Stigma, stereotyping and judgemental perception

Isn’t this what it’s all about?   A confusion of experiences, judgements, attitudes learned within families and in friendship groups, and the creation of stereotypes?

From such a stew it can be difficult to identify that main ingredient in our behaviour which is seen by others as stigmatising them.    But we might admit to what is sometimes seen as a lesser offence, stereotyping.

People experiencing difficulties with their mental health are not the only ones to suffer stigma in their communities.   But they may feel that they are.   And some will say that they haven’t experienced stigma because, maybe, they haven’t, and maybe because it is less painful not to ‘hear and see’ it in relation to themselves.   Everyone needs to find some way of coping with socially painful situations, and not to ‘see or hear’ is one way of achieving this.   Some children who are bullied, perhaps in PE lessons and sports activities, will justify to themselves and others why they were not selected.   Probably because of some mythical skill of the last child to be picked – the one just before them.   And as they stand alone waiting for the teacher to order them into an unwelcoming team; a loneliness full of embarrassment and zero self esteem, they have to find a way of continuing – and that may be by temporarily convincing themselves of the greater skills of their peers, and avoiding  the obvious group derision at their situation.    But are these children being stigmatised by their ‘friends’ or are their ‘friends’, as a qualified social worker said to me, just exercising their right to chose their team?   An interesting concept for a social worker, justifying children exercising their rights resulting in pain and humiliation to others.   Seems to be room for some discussions about social responsibilities here.  But then social workers over recent years have been stigmatised and stereotyped too.   Maybe this is the way some of them don’t ‘hear and see’, and interestingly several have spoken to me about the bullying they receive from managers in their departments.   So, if they stay, then how are they dealing with that?   Maybe that’s about exercising responsibility in relation to yourself?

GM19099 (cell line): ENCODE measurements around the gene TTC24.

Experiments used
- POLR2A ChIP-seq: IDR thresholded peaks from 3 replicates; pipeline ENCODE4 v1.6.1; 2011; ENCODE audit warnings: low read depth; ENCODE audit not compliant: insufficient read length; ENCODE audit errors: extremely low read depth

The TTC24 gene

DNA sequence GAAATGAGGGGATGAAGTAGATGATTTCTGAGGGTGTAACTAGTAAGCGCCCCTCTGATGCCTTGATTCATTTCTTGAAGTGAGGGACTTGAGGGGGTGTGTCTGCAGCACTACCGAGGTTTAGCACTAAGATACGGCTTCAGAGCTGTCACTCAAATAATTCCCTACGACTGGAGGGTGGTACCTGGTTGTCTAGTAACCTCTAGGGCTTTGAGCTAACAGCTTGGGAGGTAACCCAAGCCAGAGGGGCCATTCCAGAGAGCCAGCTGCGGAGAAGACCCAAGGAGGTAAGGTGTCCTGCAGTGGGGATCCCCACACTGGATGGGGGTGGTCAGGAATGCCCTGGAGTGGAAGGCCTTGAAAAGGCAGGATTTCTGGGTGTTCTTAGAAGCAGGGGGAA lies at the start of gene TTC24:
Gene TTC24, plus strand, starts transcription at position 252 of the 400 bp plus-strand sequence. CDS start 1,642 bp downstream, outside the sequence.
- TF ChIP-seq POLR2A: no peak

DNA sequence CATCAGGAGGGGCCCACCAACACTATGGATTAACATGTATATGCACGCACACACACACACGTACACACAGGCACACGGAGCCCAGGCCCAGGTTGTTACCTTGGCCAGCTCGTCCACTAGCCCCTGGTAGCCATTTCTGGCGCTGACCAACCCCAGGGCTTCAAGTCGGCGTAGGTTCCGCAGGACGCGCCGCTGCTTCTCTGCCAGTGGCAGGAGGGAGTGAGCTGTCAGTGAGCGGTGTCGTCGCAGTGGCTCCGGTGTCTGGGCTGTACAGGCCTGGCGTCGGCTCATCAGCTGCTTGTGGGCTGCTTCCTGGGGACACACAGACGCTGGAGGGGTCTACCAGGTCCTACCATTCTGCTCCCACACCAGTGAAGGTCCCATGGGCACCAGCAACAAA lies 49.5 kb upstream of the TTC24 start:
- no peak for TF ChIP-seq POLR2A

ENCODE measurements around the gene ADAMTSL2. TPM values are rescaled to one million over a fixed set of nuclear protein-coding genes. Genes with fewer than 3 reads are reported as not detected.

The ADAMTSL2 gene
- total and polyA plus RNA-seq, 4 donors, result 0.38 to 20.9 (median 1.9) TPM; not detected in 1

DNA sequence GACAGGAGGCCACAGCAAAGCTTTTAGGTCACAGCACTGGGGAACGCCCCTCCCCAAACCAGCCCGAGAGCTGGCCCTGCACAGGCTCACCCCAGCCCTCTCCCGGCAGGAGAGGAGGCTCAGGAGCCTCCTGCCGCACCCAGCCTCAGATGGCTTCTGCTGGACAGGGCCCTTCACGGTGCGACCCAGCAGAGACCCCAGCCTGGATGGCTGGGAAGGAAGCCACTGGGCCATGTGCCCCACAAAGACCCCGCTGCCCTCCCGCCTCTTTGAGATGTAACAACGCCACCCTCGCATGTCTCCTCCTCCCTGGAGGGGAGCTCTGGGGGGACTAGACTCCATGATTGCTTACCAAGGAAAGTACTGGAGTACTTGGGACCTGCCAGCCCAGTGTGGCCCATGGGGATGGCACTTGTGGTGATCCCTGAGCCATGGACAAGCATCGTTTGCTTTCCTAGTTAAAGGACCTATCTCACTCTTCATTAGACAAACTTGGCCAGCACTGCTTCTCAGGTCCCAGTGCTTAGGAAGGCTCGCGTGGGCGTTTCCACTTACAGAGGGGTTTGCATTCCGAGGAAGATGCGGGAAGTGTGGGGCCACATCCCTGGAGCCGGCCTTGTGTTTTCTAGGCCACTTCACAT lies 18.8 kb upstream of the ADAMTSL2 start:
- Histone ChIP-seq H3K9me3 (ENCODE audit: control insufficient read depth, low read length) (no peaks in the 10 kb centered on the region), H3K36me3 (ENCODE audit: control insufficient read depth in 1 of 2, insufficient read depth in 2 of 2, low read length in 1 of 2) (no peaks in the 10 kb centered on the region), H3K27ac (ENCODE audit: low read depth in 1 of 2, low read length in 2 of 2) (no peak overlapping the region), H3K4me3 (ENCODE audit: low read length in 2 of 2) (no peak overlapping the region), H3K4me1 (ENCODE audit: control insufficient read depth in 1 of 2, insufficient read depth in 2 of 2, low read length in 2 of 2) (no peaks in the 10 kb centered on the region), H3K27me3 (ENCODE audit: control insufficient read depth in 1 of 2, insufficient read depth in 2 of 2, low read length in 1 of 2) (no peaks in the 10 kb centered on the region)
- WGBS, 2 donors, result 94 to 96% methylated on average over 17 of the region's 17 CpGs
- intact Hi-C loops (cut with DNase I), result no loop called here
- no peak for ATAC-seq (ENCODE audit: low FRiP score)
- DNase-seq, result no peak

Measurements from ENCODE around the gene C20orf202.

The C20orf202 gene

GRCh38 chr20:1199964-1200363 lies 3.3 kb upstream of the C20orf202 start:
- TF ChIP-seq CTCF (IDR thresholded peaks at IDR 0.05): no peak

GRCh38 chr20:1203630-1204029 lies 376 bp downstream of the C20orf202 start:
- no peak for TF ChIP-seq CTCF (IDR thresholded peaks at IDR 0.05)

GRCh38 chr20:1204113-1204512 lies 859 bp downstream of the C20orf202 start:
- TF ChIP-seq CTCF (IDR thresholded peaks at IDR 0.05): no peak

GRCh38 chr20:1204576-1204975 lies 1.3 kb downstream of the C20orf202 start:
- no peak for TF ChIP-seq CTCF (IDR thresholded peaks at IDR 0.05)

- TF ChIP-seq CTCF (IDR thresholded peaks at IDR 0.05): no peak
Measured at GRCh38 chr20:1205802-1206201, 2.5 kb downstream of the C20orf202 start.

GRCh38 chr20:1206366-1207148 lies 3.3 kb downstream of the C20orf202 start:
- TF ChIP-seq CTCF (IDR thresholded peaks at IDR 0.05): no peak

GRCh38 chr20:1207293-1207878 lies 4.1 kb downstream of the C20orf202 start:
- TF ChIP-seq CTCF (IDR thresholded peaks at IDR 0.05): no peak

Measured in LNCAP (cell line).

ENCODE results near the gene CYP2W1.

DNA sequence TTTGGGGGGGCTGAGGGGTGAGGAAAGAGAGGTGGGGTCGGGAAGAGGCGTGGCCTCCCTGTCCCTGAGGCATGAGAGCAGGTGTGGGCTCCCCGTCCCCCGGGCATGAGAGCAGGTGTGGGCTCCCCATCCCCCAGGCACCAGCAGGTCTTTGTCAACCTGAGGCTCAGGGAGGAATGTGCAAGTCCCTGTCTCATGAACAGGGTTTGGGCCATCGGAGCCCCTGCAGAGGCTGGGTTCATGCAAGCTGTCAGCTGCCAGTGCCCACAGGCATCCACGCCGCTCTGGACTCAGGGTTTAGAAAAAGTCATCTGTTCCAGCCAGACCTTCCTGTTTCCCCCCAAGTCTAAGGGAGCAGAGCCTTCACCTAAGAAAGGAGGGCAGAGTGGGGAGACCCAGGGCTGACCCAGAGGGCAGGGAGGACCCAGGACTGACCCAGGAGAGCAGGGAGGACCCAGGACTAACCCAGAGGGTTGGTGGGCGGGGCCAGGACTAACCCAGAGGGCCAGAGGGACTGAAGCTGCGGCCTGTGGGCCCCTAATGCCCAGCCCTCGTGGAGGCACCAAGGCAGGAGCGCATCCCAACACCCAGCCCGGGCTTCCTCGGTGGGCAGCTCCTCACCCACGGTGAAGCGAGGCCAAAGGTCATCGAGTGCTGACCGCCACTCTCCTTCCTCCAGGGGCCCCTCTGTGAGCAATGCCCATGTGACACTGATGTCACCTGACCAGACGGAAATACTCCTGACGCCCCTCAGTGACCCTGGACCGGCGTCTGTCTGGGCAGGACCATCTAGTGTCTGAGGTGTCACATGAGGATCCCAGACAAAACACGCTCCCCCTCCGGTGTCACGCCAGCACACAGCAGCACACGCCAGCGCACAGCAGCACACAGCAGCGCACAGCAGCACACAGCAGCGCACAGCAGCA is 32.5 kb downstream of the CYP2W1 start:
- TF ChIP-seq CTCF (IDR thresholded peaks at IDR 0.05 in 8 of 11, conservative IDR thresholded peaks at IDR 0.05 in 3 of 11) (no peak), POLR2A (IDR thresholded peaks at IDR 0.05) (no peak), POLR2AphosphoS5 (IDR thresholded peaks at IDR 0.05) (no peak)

So who else experiences stigma?   Well, just about everybody really!   Police, teachers, social workers, psychiatrists, hoodies, vicars and priests, immigrants, teenagers, LGBT people, class ‘swots’, white van drivers, asylum seekers, benefit claimants, and me.

Or is it really stereotyping?    Does stigma as an actual happening really exist?        

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